Contemplating the Future Campus
The new master plan pushes out the boundaries of Johns Hopkins' medical complex while compressing the core.
Time and events alter plans. When Johns Hopkins Hospital drew up a master plan nearly 10 years ago (the one that originally placed its new Cancer Center on the site of the Phipps Building), managed care was just beginning to shake up the health care industry. Since then, nearby Church Hospital closed its doors, Hopkins bought the property and swapped it with the city for an 8-acre parcel adjacent to the hospital. Then the mayor started talking about a biotech park just north of the medical center. Suddenly, the landscape in East Baltimore had changed.
Those events have been the catalyst for a new master plan, the first comprehensive one for the entire East Baltimore campus, encompassing, in addition to Hopkins Hospital, the schools of Medicine, Nursing and Public Health, and the Kennedy-Krieger Institute.
Leaders from all these institutions jointly chose a consultant-Cooper, Robertson & Partners, a New York-based architecture and urban design firm that has done work for medical campuses like Duke, Yale, Columbia-Presbyterian and Texas Medical Center.
David McGregor, managing director at Cooper, Robertson, caught his first glimpse of Hopkins from his train window. In a cab from Penn Station, he was driven across Biddle, then down Wolfe Street. "You're down in this valley," says McGregor, pointing out that there's a 20-foot difference in grade from Monument to Madison streets, and another 20 feet from Madison Street to Ashland Avenue. "You're looking straight up the hill and there's this thing up there."
His first impression?
Forbidding, he admits.
He also was struck by how densely the campus is built ("There is no relief") and by the aging inpatient facilities. "While they're old, medicine is new, it's changing," says McGregor. After interviewing more than 120 faculty and staff members, McGregor is convinced that all patient rooms should be private, with enough room to bring more equipment to the bedside or for family members to stay overnight.
Modernizing Hopkins' clinical space is a high priority, according to Sally MacConnell, the hospital's vice president for facilities. Plans for two new patient buildings-the children's and maternal facility and the adult bed tower, which will connect with the Weinberg Building and back into the rest of the hospital-haven't changed appreciably from the hospital's last master plan of the early 1990s. MacConnell anticipates that both buildings will be complete "well within the next decade," although they are largely dependent on philanthropy.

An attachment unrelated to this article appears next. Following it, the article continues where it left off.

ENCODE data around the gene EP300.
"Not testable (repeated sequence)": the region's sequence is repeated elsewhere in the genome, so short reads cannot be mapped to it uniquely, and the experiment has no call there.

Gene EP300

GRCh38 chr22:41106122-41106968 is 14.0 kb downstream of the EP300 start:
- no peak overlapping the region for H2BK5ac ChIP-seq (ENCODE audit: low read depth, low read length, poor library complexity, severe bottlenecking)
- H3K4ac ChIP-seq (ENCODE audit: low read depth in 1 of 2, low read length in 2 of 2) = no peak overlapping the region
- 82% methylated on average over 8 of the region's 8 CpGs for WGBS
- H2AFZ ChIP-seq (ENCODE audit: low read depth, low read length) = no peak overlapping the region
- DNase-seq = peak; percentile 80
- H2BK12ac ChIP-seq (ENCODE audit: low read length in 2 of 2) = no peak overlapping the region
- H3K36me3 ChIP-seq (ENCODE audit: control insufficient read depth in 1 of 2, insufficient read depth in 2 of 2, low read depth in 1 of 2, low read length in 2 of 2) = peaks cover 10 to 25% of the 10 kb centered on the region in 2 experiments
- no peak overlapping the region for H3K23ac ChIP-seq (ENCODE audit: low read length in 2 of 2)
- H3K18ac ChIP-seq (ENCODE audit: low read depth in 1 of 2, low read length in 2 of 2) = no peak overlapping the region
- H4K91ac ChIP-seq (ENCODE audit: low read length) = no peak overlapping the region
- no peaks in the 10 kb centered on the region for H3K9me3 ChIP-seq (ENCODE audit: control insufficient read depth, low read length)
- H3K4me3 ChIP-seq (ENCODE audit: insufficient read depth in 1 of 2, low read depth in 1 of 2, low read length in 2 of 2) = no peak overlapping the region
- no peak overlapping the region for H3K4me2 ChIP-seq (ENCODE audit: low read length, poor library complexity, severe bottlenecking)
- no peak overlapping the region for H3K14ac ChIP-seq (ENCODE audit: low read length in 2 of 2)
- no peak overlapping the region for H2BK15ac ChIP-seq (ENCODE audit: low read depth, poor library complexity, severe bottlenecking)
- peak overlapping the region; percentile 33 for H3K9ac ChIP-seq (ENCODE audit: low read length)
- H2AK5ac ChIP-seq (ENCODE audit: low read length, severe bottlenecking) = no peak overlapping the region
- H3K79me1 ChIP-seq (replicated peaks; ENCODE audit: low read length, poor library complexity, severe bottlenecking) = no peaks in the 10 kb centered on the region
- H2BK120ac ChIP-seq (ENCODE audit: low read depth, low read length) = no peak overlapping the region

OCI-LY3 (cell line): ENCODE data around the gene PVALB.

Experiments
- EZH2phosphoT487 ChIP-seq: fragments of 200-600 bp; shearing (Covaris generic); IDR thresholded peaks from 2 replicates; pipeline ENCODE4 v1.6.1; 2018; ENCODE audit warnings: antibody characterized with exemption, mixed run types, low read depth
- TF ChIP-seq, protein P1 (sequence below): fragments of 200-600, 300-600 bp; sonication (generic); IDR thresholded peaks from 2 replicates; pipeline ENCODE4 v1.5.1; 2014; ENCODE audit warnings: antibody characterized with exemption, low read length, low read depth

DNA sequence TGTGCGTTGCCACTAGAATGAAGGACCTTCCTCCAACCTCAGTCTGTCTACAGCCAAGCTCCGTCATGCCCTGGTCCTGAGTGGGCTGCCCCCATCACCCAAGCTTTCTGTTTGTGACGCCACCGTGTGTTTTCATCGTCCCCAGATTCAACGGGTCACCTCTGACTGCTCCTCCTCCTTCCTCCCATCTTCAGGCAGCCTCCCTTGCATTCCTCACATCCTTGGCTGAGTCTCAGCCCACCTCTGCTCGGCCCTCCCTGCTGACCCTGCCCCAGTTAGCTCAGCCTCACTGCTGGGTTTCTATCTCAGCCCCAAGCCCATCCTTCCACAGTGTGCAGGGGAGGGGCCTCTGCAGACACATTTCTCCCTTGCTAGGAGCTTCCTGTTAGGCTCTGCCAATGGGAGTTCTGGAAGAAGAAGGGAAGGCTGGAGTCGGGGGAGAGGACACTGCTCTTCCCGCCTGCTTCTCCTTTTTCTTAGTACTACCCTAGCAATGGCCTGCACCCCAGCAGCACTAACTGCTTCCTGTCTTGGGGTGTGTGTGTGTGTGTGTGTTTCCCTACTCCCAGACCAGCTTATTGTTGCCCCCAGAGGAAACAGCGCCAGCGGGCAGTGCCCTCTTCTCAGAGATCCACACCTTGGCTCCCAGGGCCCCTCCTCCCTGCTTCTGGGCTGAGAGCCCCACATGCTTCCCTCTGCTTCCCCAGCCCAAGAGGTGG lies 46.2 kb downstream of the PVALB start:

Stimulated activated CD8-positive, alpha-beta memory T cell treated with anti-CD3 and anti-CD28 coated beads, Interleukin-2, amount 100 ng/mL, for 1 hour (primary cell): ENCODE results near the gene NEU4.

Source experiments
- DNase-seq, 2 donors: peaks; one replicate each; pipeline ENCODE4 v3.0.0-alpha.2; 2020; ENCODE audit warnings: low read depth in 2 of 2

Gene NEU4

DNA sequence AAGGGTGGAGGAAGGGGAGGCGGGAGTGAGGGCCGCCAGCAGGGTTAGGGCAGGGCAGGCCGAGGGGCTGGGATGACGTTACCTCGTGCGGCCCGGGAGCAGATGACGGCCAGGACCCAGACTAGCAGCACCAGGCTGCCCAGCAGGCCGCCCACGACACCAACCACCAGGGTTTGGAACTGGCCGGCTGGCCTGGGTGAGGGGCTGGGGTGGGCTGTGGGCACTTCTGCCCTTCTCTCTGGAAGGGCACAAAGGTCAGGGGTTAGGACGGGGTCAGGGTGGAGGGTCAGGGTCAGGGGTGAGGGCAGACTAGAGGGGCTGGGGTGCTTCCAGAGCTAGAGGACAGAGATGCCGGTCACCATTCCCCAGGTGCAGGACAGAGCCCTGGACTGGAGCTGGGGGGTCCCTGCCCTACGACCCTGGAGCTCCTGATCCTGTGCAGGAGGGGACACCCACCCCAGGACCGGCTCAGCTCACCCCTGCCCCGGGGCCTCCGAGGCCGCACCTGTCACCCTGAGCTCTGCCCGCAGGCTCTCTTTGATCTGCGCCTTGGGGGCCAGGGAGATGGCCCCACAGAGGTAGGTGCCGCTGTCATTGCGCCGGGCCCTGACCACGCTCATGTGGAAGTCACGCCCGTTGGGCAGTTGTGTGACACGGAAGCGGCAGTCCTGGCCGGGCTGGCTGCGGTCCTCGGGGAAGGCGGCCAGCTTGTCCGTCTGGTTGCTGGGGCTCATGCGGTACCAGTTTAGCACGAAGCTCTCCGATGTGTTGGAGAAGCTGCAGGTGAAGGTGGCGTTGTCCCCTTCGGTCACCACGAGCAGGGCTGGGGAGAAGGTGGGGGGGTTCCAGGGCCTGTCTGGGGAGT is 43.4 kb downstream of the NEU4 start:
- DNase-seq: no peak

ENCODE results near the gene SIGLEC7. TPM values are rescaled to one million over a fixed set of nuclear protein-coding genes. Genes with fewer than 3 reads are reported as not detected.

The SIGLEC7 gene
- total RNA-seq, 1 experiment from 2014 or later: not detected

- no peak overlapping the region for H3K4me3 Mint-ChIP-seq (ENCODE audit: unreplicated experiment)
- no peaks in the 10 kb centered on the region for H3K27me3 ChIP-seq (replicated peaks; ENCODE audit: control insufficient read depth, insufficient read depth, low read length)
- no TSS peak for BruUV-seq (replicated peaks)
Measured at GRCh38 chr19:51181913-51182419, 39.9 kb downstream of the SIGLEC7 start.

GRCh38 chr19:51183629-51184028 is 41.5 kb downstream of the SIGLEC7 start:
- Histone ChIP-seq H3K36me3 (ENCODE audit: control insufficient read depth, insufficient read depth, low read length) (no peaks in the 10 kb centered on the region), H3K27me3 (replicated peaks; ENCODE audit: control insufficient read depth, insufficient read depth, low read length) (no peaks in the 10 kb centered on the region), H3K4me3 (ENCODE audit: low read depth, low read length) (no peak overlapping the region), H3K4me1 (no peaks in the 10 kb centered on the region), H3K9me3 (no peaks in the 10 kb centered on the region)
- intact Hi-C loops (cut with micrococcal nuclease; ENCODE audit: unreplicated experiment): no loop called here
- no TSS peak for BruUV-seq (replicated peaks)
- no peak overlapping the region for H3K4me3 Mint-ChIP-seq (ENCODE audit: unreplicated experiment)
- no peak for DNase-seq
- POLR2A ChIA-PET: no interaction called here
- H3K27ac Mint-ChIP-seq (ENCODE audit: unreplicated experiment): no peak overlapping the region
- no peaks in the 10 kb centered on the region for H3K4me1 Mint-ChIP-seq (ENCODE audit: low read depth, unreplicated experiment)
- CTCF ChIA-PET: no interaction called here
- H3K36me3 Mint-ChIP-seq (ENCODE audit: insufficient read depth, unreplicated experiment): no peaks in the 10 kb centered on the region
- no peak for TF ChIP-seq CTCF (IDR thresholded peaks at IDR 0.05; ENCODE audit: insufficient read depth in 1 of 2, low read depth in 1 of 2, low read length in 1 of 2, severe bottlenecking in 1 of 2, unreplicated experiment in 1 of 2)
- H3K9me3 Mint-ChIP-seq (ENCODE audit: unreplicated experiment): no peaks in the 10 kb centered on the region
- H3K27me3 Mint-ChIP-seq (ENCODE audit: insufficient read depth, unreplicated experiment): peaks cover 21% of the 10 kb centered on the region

Plans for expanded laboratory space are more fluid, given the breakneck pace at which research is growing. There are two sites available near the Bunting-Blaustein Building. The 8 acres fronting Orleans Street is another possibility, as is the area north of Madison Street. Or perhaps a twin of the Ross Building might be built on the site of the Rutland Garage.
"We've tried to identify a number of places where research could go that is close to where research is going on now to keep them together," says McGregor, "while recognizing there's a lot of opportunity to get more research grants."
A replacement for the Preclinical Teaching Building also is being planned that would remain geographically close to the basic sciences. Perhaps the 1830 Building could be re- worked, proposes McGregor, with an auditorium outfitted with the latest technology in the lower level of the new twin Ross Building.
The schools of Nursing and Public Health, now neighbors on Wolfe Street, might conceivably build something together and share space. McElderry Street could be closed and turned into green space.
Meanwhile, support services-an additional power plant, garage, loading docks-will be clustered together on the 8-acre site on Orleans Street. There was a conscious decision not to erect any major clinical, research or educational facilities there.
"The most important resource we have here is people's time," says McGregor, "so you have to bring the [similar] facilities as close together as possible."
From the 8 acres will arise a patient and family building to serve the Cancer Center. There's also talk of putting a new kitchen there, where patient meals would be cooked and chilled, then be delivered and heated right on the units. The site also might include residential buildings for medicine, nursing and public health students. Or perhaps, if the School of Public Health gets more space, Hampton House could be converted back to a residence.
"A lot of things you can't do until you do something else," explains McGregor. "For example, you can't empty the Jefferson Street (old Oncology) Building-where the adult bed tower will go-until at least the Broadway Research Building is opened." Within the next three months, McGregor's firm will supply Hopkins not only with a budget and master plan looking out 25 years, but an analysis of what could get done when.
What will happen to the older buildings on campus?
"We know we don't need both the new buildings we're talking about building and all of the old buildings," says MacConnell, "nor can we afford, quite frankly, to occupy and operate all that square footage."
Therefore, selective demolition of the older buildings along Monument Street may be in the future. The result would be open, green space.
"This is not a very inviting place to be," says McGregor. "But the advantage you have is priceless-which is, the very best minds are here. I know people work hard here. I've seen that. But you also need three minutes a day sitting under a tree. You do your work better when you're in a welcoming place. You do."